It’s an amazing time for graphic novels for kids, and Svetlana Chmakova’s Awkward is only the latest astoundingly good one I’ve read.
It’s the story of Peppi, who’s just started at a new school. In order not to stand out in the wrong ways, she does something early on she’s ashamed by, something to avoid bullies that hangs over her memories and keeps her from being her full self.
She finds the art club, though, and she enjoys her time there creating. Then the aspiring artists aren’t allowed to appear at the school fair, because their club doesn’t actually do anything but provide a place to hang out. The principal wants to see more interaction with other students and more contributions to the community. For a young artist, that’s a revolutionary idea, to consider the context of making art, not just creating for its own sake.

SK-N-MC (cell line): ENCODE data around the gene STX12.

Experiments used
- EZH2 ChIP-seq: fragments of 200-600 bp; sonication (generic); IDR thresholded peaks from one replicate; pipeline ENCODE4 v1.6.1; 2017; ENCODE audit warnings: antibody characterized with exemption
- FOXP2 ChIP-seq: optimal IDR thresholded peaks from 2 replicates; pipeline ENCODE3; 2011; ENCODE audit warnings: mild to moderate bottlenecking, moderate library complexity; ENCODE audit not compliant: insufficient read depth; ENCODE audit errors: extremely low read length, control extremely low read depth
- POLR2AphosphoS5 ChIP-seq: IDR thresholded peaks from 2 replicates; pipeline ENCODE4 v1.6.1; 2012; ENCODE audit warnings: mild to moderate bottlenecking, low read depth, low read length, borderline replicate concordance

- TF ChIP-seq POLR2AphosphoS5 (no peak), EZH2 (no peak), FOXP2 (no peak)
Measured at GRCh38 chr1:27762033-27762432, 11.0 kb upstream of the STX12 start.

The science club did get a fair table, because they win awards. The two groups are rivals and competitors, but they also engage in fun activities together, like geocaching.
The messages are heartwarmingly honest and something any age can benefit from: don’t prejudge who might be a great friend, and don’t fall into stereotypes of only being able to be “artistic” or “scientific”. But there’s a lot more to the story than just well-meaning life lessons. The kids are three-dimensional in their attitudes, which also includes funny situations.
I loved the two teachers, both the kick-butt achieving science supervisor and the less-organized, out-of-it art guide. (In a nice twist, the science teacher is a woman and the scattered artist a man.) Miss Tobins, particularly, is inspiring in her tough but fair expectations.
Artistically, I particularly noted the coloring, which is done in faded tones. It’s soft and easy on the eyes, but for an older reader, it also adds an air of sepia-toned memory of one’s own school days, and what could have been done better or differently.
The substantial length means there’s lots of space for a variety of activities to play out, and it makes the changing attitudes of the kids more realistic. I enjoyed spending so much time with Peppi and her classmates, seeing them grow and learn. Events resolve in surprising but rewarding ways, as the kids get to know each other as people instead of stereotypes.